D.C. Anti-Transgender Crimes Worry Activists

After two violent incidents targeting transgender women in the last couple of weeks, residents of a northeast Washington, D.C., neighborhood fear the possible replay of an earlier murderous wave of hate crimes against Washington transgender people.

“People are up in arms because we just don’t know what’s going to happen next,” Earline Budd of Transgender Health Empowerment, Inc., a non-profit service agency in the neighborhood of the latest crimes, told Hatewatch.

Washington police say similarities in the two recent incidents suggest a potential pattern. In both cases, a man approached a transgender woman, said a few words and then pulled out a handgun and shot at her. He missed in the most recent attack last Sunday. But on July 20, using the same MO just a block away, an attacker killed 23-year-old Lashai McLean. Police now say they’re providing extra patrols in the area.

The attacks brought back harrowing memories of the murders of four Washington transgender women, two of them teenagers, in 2002 and 2003.

“What worries me is that these last two attacks were so close to a shelter for LGBTQ homeless teens, and a lot of homeless trans youth go into that neighborhood,” said Mara Keisling, executive director of the Washington-based National Center for Transgender Equality.

Since most hate crimes are never reported to police, nobody knows exactly how many are committed against transgender people. But a recent SPLC estimate, based on FBI data, indicates that members of the LGBT community are far more likely than any other minority group in the U.S. to be victimized by a violent hate crime.

And facts gathered in advocacy group surveys suggest that transgender people are targeted for the most severe violence within the LGBT community. Every year, the National Coalition of Anti-Violence Programs (NCVAP), a network of 35 U.S. groups addressing LGBT hate crimes, tracks crimes reported by its local affiliates and police (the numbers reported by the coalition are generally much larger than those reported by the authorities and may be questionable). According to the coalition, transgender women made up 44% of 27 hate murders in 2010.  Transgender people also were more likely than others to be injured in attacks and less likely to receive medical care, according to the report released last month.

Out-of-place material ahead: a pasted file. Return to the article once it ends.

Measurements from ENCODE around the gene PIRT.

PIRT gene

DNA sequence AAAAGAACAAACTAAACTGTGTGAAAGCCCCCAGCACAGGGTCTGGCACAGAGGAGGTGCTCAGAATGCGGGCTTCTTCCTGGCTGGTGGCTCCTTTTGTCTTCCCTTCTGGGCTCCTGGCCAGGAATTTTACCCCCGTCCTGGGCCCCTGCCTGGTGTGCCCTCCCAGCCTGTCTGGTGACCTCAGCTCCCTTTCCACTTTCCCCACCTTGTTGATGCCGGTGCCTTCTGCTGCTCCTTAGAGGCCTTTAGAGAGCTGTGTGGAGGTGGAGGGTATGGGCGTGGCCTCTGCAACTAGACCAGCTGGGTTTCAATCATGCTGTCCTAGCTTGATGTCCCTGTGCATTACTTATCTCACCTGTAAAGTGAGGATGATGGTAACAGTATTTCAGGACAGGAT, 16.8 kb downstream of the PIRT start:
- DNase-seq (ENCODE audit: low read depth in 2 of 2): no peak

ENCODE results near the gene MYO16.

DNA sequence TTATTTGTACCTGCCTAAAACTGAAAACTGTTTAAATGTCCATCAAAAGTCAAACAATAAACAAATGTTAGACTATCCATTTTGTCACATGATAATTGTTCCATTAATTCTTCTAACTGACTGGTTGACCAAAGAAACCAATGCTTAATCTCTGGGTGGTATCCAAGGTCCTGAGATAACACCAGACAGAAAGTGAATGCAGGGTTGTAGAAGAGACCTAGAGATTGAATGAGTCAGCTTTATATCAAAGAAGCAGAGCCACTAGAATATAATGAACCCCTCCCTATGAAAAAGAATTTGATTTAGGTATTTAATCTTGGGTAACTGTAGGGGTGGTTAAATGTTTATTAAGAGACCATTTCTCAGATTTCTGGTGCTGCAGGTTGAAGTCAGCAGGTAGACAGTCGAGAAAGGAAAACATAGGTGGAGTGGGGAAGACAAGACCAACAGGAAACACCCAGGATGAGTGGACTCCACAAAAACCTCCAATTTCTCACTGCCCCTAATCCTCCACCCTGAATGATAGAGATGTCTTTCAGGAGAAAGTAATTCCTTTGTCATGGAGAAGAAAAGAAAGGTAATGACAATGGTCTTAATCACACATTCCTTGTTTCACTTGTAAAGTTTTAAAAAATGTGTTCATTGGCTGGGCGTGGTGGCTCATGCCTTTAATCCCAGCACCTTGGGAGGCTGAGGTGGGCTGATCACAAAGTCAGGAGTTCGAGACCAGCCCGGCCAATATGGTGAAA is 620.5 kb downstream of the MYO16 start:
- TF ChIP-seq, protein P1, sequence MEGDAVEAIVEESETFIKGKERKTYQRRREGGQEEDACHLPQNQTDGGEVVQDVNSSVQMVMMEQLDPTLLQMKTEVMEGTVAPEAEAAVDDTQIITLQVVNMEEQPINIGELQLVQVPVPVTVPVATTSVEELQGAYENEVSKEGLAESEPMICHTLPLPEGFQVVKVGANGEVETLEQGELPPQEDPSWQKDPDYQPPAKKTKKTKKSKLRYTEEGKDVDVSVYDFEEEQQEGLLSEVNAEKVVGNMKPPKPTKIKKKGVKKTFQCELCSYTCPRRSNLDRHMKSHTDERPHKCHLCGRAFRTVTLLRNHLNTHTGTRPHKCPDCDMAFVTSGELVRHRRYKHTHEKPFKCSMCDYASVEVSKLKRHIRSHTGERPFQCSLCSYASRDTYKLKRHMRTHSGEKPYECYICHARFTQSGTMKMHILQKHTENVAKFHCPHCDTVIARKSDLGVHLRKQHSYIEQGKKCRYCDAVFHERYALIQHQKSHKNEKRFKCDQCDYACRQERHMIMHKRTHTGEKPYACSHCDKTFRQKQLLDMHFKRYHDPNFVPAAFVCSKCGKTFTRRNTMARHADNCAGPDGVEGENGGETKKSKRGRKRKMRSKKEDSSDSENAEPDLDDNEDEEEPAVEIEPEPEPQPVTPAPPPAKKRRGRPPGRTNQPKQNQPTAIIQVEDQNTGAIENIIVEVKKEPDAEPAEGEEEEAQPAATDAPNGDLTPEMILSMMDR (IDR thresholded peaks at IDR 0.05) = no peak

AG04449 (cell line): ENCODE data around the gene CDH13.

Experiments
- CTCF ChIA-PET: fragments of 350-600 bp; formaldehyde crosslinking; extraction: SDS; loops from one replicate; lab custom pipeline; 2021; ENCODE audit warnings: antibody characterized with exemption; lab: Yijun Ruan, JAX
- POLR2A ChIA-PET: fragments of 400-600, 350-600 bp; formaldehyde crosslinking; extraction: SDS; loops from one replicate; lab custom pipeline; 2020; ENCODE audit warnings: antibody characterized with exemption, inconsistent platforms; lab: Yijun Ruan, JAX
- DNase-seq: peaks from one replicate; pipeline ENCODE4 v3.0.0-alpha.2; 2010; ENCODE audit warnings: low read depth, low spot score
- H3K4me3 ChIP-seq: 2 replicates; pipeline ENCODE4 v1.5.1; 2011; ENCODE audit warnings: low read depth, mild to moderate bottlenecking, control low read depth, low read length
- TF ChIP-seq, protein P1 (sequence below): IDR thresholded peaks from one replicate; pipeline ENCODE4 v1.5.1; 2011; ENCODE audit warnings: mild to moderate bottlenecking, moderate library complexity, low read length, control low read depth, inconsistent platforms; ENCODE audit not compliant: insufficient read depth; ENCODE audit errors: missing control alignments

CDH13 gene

In a separate, landmark national survey of 6,450 people who identify as transgender, out last February, 22% who had interacted with police reported harassment by officers. Among black transgender people, that number was 38%, while 15% of black transgender people reported being physically assaulted by police. A pattern of harassment and assaults starts early, according to the survey. About eight in 10 transgender people reported being harassed in grades K-12, and more than a third said they suffered physical assaults at school. The people surveyed lived in all 50 states, Washington, D.C., Puerto Rico, Guam and the U.S. Virgin Islands. The survey, co-sponsored by the National Gay and Lesbian Task Force and the National Center for Transgender Equality, is believed to be the largest ever done on the lives of U.S. transgender people.

Monolingual Spanish-speaking people are particularly vulnerable to violent anti-transgender crimes and are quite fearful of reporting them, said Jake Finney, manager of the Anti-Violence Project at the L.A. Gay & Lesbian Center. “They’re easily preyed upon,” Finney said. “They often came here seeking political asylum because at home they’d be murdered. Then they can’t get jobs here. A lot resort to doing sex work on the streets, and they’re scared to death of telling the police if something happens to them,” says Finney.

With crime data so spotty, it’s hard to track upswings or drops in transgender-targeted hate crimes. But the NCAVP annual report found a 23% increase in anti-LGBT hate murders between 2009 and 2010—with transgenders disproportionately targeted. “We can’t know whether things are getting worse or better, but we know things are really bad right now,” added Patrick Paschall of the public policy and government affairs section at the National Gay and Lesbian Task Force.

In fact, in the neighborhood where the two recent anti-transgender crimes are sparking fear, there’s been a lot of hate-crime behavior against trans women in the last few years, says Budd of the local service center. Washington D.C. has not been a serene place for transgender people since the killings in 2002 and 2003.

“We’ve seen these girls shot in the buttocks or legs, stabbed, hit with baseball bats, and you don’t read anything about it in the media,” Budd said. “Transgender stuff is kept hush-hush because we’re the people nobody wants to talk about. Now the pattern has escalated to murder. … The only time we become newsworthy is when we’re dead.”